After all the gloom and doom of sequestration, government shutdowns, Obamacare and the highly touted yet totally unfulfilling release of Windows 8.1, I thought it might be nice the share some things out of the Smother Computer Services email bag. If you see something that looks familiar, it may be excerpts from one of your emails.
“So what are all these toolbars taking up half my Internet Explorer (FireFox, Chrome) browser and where did they come from?” These are touted as helpful tools designed to make your life easier but are, in reality, ways for companies to get in-depth information on your browsing habits. These toolbars are constantly accessing the Internet to bring up the latest news, traffic, sports, etc., and are slowing down your Internet connection. In tech terms, they are eating up your bandwidth. Somewhere along the line, you had clicked on some ad or download and did not check the fine print that stated that you would also receive this or that toolbar as an added bonus.
“OK, Mike. I probably did that, but now what? Am I stuck with this?” Most toolbars are easily removed by clicking on “View” in your Internet Explorer or FireFox and Toolbars and unchecking the ones you do not want. You may also want to check your Control Panel under “Add/Remove Programs” and remove any toolbars listed there as well.
“I read your column every month and try to do what you suggest, but this same stuff keeps coming up on my Malwarebytes scans. It says something like PUP. What are those things and are they harmful?” The PUP items that Malwarebytes and most other anti-spyware programs detect are directly related to a couple of things you may be doing on the Internet. If you have the above-mentioned plethora of toolbars living on your computer, the PUP files may be coming from them. If you play games on Facebook or other sites on the Internet, they may be coming from there. PUP files are sometimes referred to as Adware and are not as harmful as spyware but are still files that collect data on your Internet habits and send them to the owners of the files to fill your Inbox with offers of things you simply cannot live without. Have you ever noticed that right after you check out something on the Internet that you will get these ads on the right side of your browser offering some of the same things you were looking at on the Internet? Coincidence? Not hardly! They are paid advertisements that are based on some of the Adware files you have on your computer. That is why if you scan your computer with an Anti-Spyware program and get rid of those PUP files and then go play a game and come back and scan again, those PUP files will be back. There simply is not a good way to get rid of those files and keep them out unless you completely lock up your Internet browser, and that creates a new set of challenges. Basically, just keep deleting the files.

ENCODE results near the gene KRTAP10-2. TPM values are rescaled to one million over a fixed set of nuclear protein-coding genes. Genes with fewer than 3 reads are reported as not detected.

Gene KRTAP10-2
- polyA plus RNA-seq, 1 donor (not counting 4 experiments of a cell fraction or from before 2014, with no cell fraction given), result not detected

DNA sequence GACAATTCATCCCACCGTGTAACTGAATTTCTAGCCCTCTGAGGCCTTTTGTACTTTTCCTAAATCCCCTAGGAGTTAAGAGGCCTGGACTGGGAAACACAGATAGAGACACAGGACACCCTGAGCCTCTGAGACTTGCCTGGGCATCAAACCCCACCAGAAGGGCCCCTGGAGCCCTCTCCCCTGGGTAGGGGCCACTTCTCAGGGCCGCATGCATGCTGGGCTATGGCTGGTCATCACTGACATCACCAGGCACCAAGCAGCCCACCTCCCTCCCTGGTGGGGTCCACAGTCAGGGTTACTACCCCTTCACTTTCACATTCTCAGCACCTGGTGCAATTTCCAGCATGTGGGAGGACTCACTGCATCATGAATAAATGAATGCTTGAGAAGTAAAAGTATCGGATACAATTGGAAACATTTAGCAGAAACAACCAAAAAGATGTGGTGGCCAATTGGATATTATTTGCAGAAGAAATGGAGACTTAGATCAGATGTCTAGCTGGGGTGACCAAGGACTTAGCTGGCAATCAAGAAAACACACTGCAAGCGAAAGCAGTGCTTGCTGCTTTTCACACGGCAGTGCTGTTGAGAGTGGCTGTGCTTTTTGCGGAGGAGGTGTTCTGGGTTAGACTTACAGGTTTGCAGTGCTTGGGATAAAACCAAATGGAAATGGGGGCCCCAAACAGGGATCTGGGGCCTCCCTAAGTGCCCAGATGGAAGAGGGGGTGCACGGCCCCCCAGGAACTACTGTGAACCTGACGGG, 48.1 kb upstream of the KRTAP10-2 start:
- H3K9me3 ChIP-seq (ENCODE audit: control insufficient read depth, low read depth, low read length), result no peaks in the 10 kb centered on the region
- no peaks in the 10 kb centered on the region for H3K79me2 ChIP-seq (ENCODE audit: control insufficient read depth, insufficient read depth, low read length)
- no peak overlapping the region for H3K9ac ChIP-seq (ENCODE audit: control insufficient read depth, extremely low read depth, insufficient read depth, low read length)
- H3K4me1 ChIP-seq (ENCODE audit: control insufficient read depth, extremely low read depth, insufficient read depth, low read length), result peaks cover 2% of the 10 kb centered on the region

“I sometimes go to websites to get foreign news and now I have all of these pop-ups and emails for some very interesting products and services. Is my computer at risk?” My initial response is, No, your computer is probably not at risk. The Internet has become a virtual marketplace where you can buy anything, and I do mean ANYTHING. This makes it great, but along with the availability of many products and services come the sellers who want you to buy their products and services. This makes it less than great when you have to wade through page after page of ads and websites that do not lead you to what you want, but are trying to get you to sign up for something or add another toolbar. Sometimes I, myself, get so frustrated and I simply turn the computer off and go read a book, which I bought off the computer, by the way.
I would caution you to read the fine print of any download you are considering and look for small check boxes that are checked by default, keep you anti-spyware up to date and do not run with scissors. Keep those emails coming.
• Resident Mike Smothers is president of Ahwatukee-based Smothers Computer Services, a mobile computer repair company. Send questions to firstname.lastname@example.org or call (480) 753-7667.